Japan Beyond The Tourist Trail: Spots Only The Locals Know
There’s much more to Japan than Tokyo, Kyoto, Osaka and Niseko. These are the underrated destination worth making a detour for.
Tokyo, Kyoto, Osaka and the ski fields of Niseko… Japan’s tourism staples are well-known and well-explored. Yet there’s so much more to the land of the rising sun than these icons alone.
For Australian expat Danny Matheson and his partner Kazuo Ikeda, owners of Japanese guesthouse and café Jam Jar Lounge & Inn in Nishijin, Kyoto’s historic weaving district, helping travellers discover what to do in Japan away from the tourist traps isn’t just a day job – it’s their passion.
As Airbnb Superhosts as well as local tour guides, Matheson and Ikeda know their ancient hometown of Kyoto well. They also know many of the hidden gems across Japan, and they have a few tips on which underrated destinations are worth making a detour for – starting with their guesthouse.
A popular hangout for locals and foreigners, it’s a unique fusion of Japanese and Australian culture. Housed within a 110-year-old machiya-style townhouse, it’s a fountain of knowledge and one of the few places in town to find a good long black.
Travelling around Japan is easier than you think
Though it may seem daunting for foreigners who don’t speak the language, Matheson says Japan is surprisingly easy to navigate, particularly via its highly-efficient shinkansen bullet train network. It’s also cheaper and more accessible than perhaps most people realise.
“I think we’re getting over the whole perception that Japan is an expensive place to visit, because it’s just not the case anymore, particularly with the weak Yen,” says Matheson.
“Transport in Japan is so efficient too, and it needs to be. Five million people pass through Tokyo’s Shinjuku Station every day, and if the network didn’t operate down to the minute like it does, it would be a nightmare not just for commuters but the rest of the country.
“If you’ve got a JR Pass, which gives you unlimited travel on JR Railways, you’re sorted.”
After exploring the tourist staples of Harajuku in Tokyo, Shinsaibashi Street in Osaka, and the Aussie ski darling of Hakuba, Matheson says it’s essential to get off the tourist trail.
Visit the small town of Kanazawa
“If I was an Australian visiting, Kanazawa would be number one on my list for a few reasons,” he says. “It’s a small city of 500,000 people and, so far, it’s largely undiscovered by foreign tourists. The new shinkansen link with Tokyo makes it so easy to get to, though.”
Located on the Sea of Japan, Kanazawa is a hugely wealthy city. Some 90 per cent of Japan’s gold comes from Kanazawa, including the gold leaf on Kyoto’s Kinkaku-ji golden pavilion.
“The big drawcard of Kanazawa is it was never bombed during the war, like Kyoto, so it’s retained a lot of history and old-world charm,” says Matheson. “The city has an original geisha district home to 10 working geishas, it’s beautiful, plus it also offers something Kyoto doesn’t – preserved Samurai houses. The Nagamachi samurai district is like stepping into a time machine.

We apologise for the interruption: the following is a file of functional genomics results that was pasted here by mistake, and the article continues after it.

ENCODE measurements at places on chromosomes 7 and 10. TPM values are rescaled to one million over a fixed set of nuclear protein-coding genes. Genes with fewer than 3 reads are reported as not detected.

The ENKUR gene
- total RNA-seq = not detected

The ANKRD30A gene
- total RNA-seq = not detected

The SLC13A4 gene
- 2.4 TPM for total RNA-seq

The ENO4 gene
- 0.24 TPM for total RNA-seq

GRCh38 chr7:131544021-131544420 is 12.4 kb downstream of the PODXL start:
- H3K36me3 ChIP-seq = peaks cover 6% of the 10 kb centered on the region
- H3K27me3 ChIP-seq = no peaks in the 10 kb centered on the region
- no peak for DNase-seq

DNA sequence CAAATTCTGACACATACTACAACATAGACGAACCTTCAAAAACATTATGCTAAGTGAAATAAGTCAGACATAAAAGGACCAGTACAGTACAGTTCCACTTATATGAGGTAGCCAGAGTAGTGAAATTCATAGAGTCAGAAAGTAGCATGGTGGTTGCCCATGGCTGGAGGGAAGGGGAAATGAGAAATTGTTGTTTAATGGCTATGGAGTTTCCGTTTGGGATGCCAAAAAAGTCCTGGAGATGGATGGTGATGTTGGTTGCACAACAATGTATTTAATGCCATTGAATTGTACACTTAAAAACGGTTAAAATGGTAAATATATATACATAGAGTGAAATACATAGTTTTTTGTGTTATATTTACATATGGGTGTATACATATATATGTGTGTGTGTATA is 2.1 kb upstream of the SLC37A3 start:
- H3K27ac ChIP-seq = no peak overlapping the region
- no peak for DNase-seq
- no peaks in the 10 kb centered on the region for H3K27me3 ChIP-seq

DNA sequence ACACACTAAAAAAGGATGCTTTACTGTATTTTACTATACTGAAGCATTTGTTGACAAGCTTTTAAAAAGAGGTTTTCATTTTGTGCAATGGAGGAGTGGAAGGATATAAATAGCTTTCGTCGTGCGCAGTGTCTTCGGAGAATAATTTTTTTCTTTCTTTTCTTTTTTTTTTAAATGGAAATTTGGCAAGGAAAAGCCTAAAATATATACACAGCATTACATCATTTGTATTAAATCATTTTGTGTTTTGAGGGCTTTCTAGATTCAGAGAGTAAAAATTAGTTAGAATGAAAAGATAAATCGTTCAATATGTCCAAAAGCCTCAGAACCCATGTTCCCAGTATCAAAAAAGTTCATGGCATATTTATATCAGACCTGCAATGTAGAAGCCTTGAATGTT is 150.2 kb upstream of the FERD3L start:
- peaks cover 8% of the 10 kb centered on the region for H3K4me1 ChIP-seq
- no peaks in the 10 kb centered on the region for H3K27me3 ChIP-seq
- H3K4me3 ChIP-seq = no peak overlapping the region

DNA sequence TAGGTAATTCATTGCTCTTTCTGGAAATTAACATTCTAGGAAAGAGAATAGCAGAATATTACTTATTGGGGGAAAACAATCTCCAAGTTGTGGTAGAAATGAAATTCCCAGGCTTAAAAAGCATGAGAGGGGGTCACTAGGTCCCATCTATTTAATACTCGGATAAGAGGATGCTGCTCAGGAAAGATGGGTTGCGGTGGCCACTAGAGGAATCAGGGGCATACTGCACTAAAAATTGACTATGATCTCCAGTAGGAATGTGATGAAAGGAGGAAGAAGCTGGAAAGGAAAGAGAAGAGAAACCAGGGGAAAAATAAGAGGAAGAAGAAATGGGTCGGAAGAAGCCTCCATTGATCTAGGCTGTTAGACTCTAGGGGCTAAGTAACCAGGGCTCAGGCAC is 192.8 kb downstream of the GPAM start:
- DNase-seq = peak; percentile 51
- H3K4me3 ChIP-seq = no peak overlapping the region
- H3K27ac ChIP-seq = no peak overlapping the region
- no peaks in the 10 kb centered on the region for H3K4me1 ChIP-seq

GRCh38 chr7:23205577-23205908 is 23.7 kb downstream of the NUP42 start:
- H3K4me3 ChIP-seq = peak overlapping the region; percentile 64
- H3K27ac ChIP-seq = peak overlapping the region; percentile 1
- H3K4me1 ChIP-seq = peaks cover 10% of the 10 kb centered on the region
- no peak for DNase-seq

“Kanazawa’s location means the fish comes straight out of the sea, into the market, and on to your plate. The shopping scene rivals Tokyo too – it’s like Ginza and Kyoto put together.”
Consider Hokkaido, Kii Peninsula, and Shikoku
One destination we also don’t visit enough is Hokkaido, says Ikeda, and we’re missing out.
“We go there for skiing and that’s about it,” he says. “But it actually has some of the best food, sake and whiskey in Japan – it’s a bit like the Tasmania of Japan… in a good way!”
“There’s also great surfing on the Izu Peninsula near Mount Fuji, which is a bit of a local secret – it’s a really tropical destination with great beaches and incredible breaks.”
If spirituality is more your style, the Kii Peninsula east of Osaka, home of the sacred Kumano Kodo pilgrimage trail, and the island of Shikoku are both worth adding to your itinerary.
Just across the Seto Inland Sea from Hiroshima, Shikoku boasts some of Japan’s most scenic hiking, including a pilgrimage along mountain trails and rivers to 88 Buddhist temples. It’s a humbling experience taking six weeks to complete, if you were to tackle the full route.
“Most people don’t visit all 88 temples,” says Ikeda. “A few stops are enough for most.”
Other tips: buy a JR Rail Pass and ask a local for advice
Matheson’s biggest tips for foreign visitors are to pick up a JR Rail Pass if you plan on doing multiple shinkansen trips, to eat whatever you can, and to learn a few words of Japanese.
“People will always help you, especially if you’ve made an attempt with the language,” he says. “Everyone thinks that the Japanese are shy, but they’re not. Once you start talking you can’t shut them up. And they love the fact you’re interested in their land and culture.
“There is just so much to see in Japan. It doesn’t matter how many times you come here, you’re always going to find something else, something new you didn’t know existed.”
(Lead image: Jam Jar Lounge & Inn is Japanese guesthouse and café in Nishijin, Kyoto / image: Jam Jar Lounge & Inn)
Published 07 March, 2019